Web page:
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HALIFAX, N.S./Troy Media/ â€“Â Canada’sÂ cheese processing sector faces some dramatic changes.
Weâ€™ll soon find out who gets to import tasty, inexpensive European cheese under the newly-ratified Comprehensive Economic and Trade Agreement (CETA) between Canada and the European Union.
Thereâ€™sÂ some debateÂ about how farmers and cheesemakers should be compensated underÂ CETA. But what should matter most is to whom Ottawa will grant permission to import tariff-free European cheese. As the July 1 implementation looms, a decision on import quotas is expected soon following months of highly-politicized consultations.
Canada has agreed to import 18,500 tonnes of European cheeses annually by year six of CETA. ThatÂ represents two to three per centÂ of our domestic market. It may not seem like muchÂ but given our highly-protectionist supply management,Â in whichÂ CanadaÂ produces all of its own milk, CETA creates a significant breach.
Since the trade deal was first signed in 2014 by the former Conservative government, the quota-based dairy sector has been anxious. Ottawa still hasÂ offered no clear plans to make the Canadian cheese sector more competitive in response to high-quality European cheese imports.
Last fall, Ottawa announced two programs to make our dairy sector more CETA-ready: $250Â millionÂ to make farms more competitive and $100Â million to improveÂ processing facilities. The most recent federal budget didnâ€™t add anything.
When it signed the trade deal, the former Conservative government promised billions in compensation, raising expectations. So last fallâ€™s fundingÂ was a disappointment for the sector, whichÂ needs muchÂ more.
According to some reports, the cost of milk production in Canada is almost double what it is in the United States. And, subsidies aside, many European dairy farms are more competitive than our farms.
Beyond the meagre financial supports, a clear road map to make our dairy sector more competitive is urgently needed. Such a plan should include a simple change in the Canadian Dairy Commissionâ€™s pricing formula to compensate farmers. Rewarding high performers should be key.Â Stragglers should be encouraged to exit the industry. Even the Dairy Farmers of Canada admit farms are falling behind.
With CETA, we can no longer afford to have farms viewÂ supply management as agricultural welfare.
We shouldÂ consider internal quotas for external markets. This plan was once rejected by the World Trade Organization, but Canada could have a much stronger argument now to grant quotas to highly entrepreneurial, innovative farmers wanting to develop new markets aboard. It’s Â worth taking such a bold move to make Canada a world-class agri-food player.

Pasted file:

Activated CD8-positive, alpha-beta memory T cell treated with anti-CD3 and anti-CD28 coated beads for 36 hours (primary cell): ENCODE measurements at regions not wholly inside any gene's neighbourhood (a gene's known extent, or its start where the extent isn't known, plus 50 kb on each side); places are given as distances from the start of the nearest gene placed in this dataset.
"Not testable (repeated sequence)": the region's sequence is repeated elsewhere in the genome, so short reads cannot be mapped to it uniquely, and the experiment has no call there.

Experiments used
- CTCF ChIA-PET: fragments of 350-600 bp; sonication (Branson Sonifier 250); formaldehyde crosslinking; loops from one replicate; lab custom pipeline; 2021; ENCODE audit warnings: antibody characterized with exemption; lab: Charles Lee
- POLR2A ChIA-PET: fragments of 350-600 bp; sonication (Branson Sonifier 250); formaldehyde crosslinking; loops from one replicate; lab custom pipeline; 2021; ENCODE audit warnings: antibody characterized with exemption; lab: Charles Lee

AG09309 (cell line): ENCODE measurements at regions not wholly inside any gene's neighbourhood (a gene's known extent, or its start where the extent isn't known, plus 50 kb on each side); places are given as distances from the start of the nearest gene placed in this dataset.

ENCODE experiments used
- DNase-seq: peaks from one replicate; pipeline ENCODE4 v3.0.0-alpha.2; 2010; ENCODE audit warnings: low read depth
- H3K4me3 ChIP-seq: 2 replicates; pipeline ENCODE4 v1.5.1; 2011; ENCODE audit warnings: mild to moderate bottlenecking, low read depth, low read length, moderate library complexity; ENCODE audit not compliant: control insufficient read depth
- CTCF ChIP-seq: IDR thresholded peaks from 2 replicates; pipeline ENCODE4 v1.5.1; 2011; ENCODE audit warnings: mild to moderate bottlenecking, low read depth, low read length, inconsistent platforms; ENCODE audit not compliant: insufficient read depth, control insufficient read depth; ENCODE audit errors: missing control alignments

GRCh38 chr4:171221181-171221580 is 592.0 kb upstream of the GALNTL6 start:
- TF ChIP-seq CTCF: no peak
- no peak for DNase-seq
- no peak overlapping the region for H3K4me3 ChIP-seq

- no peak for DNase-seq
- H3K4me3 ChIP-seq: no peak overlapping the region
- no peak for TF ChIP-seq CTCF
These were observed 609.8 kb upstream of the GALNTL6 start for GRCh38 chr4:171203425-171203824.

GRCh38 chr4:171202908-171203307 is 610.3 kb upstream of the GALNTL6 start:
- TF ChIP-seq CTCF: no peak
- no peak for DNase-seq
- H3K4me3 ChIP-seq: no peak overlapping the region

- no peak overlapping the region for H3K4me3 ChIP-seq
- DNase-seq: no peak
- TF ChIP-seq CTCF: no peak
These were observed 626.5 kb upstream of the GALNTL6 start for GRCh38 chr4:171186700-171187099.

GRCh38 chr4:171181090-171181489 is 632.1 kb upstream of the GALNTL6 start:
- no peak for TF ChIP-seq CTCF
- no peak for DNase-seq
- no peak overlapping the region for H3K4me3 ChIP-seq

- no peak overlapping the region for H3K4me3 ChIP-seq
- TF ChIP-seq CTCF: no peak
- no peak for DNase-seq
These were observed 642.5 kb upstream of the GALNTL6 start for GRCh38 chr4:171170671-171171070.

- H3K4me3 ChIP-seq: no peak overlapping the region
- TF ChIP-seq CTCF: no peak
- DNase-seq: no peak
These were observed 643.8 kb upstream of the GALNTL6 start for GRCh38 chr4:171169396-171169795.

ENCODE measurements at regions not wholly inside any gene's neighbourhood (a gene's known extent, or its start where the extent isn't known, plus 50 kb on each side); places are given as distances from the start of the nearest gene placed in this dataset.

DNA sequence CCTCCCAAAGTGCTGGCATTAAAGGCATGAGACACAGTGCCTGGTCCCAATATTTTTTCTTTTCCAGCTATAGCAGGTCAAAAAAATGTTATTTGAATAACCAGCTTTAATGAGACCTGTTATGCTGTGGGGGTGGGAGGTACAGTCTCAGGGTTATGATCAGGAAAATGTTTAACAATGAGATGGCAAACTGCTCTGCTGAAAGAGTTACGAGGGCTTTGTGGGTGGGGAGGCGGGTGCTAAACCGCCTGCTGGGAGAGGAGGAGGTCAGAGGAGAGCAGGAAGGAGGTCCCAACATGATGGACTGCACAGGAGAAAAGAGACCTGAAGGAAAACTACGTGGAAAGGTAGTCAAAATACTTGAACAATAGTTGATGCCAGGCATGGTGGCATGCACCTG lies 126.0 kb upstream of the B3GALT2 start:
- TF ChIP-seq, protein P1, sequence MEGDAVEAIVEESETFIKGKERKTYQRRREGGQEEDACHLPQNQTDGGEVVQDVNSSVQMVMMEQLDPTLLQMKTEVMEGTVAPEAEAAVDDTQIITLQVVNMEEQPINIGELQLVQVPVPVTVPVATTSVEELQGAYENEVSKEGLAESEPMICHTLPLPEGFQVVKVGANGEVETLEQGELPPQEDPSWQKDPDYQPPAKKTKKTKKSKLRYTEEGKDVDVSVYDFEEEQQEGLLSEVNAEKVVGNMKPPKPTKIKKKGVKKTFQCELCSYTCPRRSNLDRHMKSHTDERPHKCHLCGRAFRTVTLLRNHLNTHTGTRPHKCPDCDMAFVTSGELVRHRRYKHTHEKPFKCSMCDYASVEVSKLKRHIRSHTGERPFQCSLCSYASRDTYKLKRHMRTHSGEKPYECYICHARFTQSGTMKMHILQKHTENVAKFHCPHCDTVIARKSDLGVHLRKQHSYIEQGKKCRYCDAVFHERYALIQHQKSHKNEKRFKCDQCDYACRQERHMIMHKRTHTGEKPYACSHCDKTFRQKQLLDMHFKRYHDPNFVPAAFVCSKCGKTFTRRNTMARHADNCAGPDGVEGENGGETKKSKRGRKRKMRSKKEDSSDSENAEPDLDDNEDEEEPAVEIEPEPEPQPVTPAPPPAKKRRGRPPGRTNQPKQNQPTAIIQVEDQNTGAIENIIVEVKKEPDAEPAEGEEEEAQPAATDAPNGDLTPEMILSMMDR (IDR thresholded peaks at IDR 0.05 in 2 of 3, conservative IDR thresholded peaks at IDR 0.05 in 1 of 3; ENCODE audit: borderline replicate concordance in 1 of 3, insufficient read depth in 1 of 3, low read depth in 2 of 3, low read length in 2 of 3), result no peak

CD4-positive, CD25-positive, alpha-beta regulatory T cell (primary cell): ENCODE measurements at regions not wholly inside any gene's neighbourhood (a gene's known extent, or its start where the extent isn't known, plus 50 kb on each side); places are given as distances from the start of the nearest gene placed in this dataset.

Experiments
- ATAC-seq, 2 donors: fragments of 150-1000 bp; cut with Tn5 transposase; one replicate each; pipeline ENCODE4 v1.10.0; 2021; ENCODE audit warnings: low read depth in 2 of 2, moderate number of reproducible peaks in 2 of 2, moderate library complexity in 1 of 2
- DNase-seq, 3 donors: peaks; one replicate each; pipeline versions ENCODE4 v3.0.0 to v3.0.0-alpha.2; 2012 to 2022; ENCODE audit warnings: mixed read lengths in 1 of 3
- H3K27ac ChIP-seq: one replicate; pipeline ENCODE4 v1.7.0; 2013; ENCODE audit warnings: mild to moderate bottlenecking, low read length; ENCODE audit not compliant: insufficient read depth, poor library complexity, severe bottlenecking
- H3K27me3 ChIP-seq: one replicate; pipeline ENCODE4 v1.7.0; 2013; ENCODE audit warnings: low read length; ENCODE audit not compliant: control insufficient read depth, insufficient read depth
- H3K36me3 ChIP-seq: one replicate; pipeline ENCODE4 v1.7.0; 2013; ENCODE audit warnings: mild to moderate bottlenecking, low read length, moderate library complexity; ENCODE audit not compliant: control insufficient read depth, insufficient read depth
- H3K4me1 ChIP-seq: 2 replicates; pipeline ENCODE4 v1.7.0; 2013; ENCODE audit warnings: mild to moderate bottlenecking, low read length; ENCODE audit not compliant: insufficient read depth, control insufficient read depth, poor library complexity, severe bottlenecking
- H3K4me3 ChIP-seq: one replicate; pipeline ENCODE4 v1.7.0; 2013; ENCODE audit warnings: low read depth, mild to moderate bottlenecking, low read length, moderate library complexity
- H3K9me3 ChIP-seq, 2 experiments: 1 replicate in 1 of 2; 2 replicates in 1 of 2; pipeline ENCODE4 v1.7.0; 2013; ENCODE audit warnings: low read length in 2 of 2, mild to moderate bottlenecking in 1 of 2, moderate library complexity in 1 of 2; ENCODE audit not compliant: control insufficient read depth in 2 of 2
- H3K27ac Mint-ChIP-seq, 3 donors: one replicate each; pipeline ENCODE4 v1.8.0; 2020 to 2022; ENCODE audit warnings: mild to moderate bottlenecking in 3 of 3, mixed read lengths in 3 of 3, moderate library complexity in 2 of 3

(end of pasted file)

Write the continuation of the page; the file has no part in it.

However, the federal government’s best tools to offset CETAâ€™s negative impact are import quotas, which we shouldÂ expect soon. UnderÂ the deal, Canada willÂ allocate annual cheese import licensing quotas. But who amongÂ grocers, processors, artisan cheesemakers, dairy farmers andÂ restaurants will get licenses to import?
We know that at least 30Â per cent of the quotas will be available to new entrants every year. The rest is up for grabs. Canadian importers must apply every year. Applicants need to reside inÂ Canada and be active in the Canadian cheese sector. TheÂ eligibility is very broad.
Many of the licences should go to those most affected by CETA. Priority should be given to small dairy processors, mostly family-own fine cheesemakers. Farmer-owned co-operatives should also be considered, given their links to production.
If this isnâ€™tÂ done right, theÂ dairy processing sector could suffer, since CETA makes itÂ very vulnerable. Many great Canadian artisan cheesemakers could disappear.
Consumers shouldnâ€™t expect price breaks, however. Cheese has always beenÂ expensive in Canada, yet consumers continued to buy it. Retailers could decide to sellÂ more products atÂ lower prices but thatâ€™sÂ highly unlikely.
What will change, however, is the variety of products. European cheeses will set new flavourÂ benchmarks for consumers. As a result, Canadian cheesemakers will faceÂ a different, more demanding consumer.
AndÂ if import quotas fail to support Canadaâ€™sÂ dairy processing sector properly, cheese prices could actually go up.
Any way you cut it, Canada’s cheese sector is in for some dramatic changes.
Sylvain Charlebois is dean of the Faculty of Management and a professor in the Faculty of Agriculture at Dalhousie University, Senior Fellow with the Atlantic Institute for Market Studies and author ofÂ Food Safety, Risk Intelligence and Benchmarking, published byÂ Wiley-Blackwell (2017).Â
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